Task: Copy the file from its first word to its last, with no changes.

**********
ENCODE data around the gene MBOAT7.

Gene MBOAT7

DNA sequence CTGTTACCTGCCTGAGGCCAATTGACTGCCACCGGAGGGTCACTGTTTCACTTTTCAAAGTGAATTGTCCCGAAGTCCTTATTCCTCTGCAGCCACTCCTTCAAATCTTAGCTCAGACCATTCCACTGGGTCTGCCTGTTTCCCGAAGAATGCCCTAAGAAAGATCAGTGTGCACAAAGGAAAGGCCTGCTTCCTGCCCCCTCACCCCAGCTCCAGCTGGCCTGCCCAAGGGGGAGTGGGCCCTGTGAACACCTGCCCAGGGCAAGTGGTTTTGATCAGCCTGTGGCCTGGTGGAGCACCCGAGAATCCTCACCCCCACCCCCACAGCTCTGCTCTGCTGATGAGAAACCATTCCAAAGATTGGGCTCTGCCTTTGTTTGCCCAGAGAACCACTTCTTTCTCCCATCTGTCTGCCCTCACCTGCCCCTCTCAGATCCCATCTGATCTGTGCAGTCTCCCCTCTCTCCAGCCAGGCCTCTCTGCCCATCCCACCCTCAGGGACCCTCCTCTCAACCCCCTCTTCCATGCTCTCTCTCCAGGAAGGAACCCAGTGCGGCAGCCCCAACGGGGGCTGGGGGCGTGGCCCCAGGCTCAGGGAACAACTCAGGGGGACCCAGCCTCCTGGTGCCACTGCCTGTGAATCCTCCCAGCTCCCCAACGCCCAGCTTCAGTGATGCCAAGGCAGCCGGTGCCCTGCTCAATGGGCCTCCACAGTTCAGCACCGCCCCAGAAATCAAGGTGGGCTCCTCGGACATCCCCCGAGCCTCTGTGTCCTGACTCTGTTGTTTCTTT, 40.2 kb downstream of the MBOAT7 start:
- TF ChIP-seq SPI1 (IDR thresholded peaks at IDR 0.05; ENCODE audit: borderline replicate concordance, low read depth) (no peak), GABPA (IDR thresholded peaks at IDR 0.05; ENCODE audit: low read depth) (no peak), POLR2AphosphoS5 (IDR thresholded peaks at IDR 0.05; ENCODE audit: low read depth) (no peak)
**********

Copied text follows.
ENCODE data around the gene MBOAT7.

Gene MBOAT7

DNA sequence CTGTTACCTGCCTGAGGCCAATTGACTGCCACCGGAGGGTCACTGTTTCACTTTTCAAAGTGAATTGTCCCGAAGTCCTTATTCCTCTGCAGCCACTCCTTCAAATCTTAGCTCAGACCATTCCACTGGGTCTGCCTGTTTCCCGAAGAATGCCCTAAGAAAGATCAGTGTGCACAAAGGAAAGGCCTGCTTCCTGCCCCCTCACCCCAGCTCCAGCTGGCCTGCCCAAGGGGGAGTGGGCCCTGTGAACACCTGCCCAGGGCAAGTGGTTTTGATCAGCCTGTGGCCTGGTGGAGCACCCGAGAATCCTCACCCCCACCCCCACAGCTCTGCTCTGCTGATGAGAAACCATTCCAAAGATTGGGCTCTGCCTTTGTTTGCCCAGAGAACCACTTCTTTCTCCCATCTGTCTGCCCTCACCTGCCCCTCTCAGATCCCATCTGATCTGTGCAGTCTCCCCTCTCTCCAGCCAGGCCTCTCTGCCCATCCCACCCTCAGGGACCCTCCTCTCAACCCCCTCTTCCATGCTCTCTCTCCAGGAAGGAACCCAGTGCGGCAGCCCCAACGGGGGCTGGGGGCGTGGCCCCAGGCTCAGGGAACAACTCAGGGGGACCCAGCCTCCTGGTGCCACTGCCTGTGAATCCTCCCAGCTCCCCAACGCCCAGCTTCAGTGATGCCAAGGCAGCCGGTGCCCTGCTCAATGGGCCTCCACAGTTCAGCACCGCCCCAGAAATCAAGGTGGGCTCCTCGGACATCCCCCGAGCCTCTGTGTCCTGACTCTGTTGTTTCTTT, 40.2 kb downstream of the MBOAT7 start:
- TF ChIP-seq SPI1 (IDR thresholded peaks at IDR 0.05; ENCODE audit: borderline replicate concordance, low read depth) (no peak), GABPA (IDR thresholded peaks at IDR 0.05; ENCODE audit: low read depth) (no peak), POLR2AphosphoS5 (IDR thresholded peaks at IDR 0.05; ENCODE audit: low read depth) (no peak)